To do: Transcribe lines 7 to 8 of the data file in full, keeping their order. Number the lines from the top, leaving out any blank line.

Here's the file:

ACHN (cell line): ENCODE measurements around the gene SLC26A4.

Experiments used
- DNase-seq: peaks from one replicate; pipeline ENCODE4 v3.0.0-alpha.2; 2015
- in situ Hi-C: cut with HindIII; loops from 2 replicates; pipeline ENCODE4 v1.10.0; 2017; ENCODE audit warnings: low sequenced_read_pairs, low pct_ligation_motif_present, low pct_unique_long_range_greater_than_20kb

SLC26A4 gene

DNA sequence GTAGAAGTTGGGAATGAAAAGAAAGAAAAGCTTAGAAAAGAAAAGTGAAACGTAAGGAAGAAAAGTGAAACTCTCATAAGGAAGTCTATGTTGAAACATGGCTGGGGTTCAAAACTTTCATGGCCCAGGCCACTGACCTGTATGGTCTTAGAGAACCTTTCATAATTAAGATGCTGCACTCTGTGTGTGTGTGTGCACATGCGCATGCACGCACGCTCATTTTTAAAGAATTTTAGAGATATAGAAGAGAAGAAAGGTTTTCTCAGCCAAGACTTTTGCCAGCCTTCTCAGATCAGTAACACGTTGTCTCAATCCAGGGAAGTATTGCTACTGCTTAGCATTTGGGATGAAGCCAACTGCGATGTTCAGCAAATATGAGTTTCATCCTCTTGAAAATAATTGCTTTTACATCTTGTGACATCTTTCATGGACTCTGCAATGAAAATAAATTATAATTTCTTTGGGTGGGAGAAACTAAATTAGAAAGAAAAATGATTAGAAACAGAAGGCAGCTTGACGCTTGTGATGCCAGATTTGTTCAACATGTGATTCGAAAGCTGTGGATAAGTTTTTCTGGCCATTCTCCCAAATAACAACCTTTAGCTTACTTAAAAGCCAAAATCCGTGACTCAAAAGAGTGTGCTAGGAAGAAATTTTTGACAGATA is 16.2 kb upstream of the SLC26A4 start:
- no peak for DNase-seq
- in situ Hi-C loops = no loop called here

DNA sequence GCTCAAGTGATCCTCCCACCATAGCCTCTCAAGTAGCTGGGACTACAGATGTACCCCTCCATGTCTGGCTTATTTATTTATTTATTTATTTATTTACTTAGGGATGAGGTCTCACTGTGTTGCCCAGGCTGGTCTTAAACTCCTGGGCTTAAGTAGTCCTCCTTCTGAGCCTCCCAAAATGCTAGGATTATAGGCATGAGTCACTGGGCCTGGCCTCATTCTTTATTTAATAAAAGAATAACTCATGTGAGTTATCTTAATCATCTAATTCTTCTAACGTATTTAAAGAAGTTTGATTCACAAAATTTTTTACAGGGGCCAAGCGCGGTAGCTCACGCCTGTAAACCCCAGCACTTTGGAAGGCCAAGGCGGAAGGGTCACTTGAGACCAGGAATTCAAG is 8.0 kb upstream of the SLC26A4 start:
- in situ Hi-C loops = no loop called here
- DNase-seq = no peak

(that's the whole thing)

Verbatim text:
- no peak for DNase-seq
- in situ Hi-C loops = no loop called here